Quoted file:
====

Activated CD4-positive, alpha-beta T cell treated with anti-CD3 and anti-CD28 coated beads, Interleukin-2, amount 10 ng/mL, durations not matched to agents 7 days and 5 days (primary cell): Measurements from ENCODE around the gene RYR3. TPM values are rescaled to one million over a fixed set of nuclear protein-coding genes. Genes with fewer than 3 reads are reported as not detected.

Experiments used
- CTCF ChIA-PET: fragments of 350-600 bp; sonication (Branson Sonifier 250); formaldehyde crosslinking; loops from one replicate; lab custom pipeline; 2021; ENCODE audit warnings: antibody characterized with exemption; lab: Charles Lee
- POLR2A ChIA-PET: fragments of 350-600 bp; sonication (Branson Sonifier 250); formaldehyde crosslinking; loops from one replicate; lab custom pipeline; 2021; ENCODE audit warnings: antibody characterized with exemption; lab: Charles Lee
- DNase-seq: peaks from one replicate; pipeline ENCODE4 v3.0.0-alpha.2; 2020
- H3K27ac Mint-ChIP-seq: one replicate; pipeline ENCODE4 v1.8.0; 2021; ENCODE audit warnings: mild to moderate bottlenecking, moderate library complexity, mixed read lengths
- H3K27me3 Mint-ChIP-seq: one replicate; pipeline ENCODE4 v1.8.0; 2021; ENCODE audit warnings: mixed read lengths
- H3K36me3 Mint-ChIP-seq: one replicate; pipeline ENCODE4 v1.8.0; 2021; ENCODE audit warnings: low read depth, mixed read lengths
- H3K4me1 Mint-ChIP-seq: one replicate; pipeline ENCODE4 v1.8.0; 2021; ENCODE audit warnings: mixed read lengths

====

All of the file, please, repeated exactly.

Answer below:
Activated CD4-positive, alpha-beta T cell treated with anti-CD3 and anti-CD28 coated beads, Interleukin-2, amount 10 ng/mL, durations not matched to agents 7 days and 5 days (primary cell): Measurements from ENCODE around the gene RYR3. TPM values are rescaled to one million over a fixed set of nuclear protein-coding genes. Genes with fewer than 3 reads are reported as not detected.

Experiments used
- CTCF ChIA-PET: fragments of 350-600 bp; sonication (Branson Sonifier 250); formaldehyde crosslinking; loops from one replicate; lab custom pipeline; 2021; ENCODE audit warnings: antibody characterized with exemption; lab: Charles Lee
- POLR2A ChIA-PET: fragments of 350-600 bp; sonication (Branson Sonifier 250); formaldehyde crosslinking; loops from one replicate; lab custom pipeline; 2021; ENCODE audit warnings: antibody characterized with exemption; lab: Charles Lee
- DNase-seq: peaks from one replicate; pipeline ENCODE4 v3.0.0-alpha.2; 2020
- H3K27ac Mint-ChIP-seq: one replicate; pipeline ENCODE4 v1.8.0; 2021; ENCODE audit warnings: mild to moderate bottlenecking, moderate library complexity, mixed read lengths
- H3K27me3 Mint-ChIP-seq: one replicate; pipeline ENCODE4 v1.8.0; 2021; ENCODE audit warnings: mixed read lengths
- H3K36me3 Mint-ChIP-seq: one replicate; pipeline ENCODE4 v1.8.0; 2021; ENCODE audit warnings: low read depth, mixed read lengths
- H3K4me1 Mint-ChIP-seq: one replicate; pipeline ENCODE4 v1.8.0; 2021; ENCODE audit warnings: mixed read lengths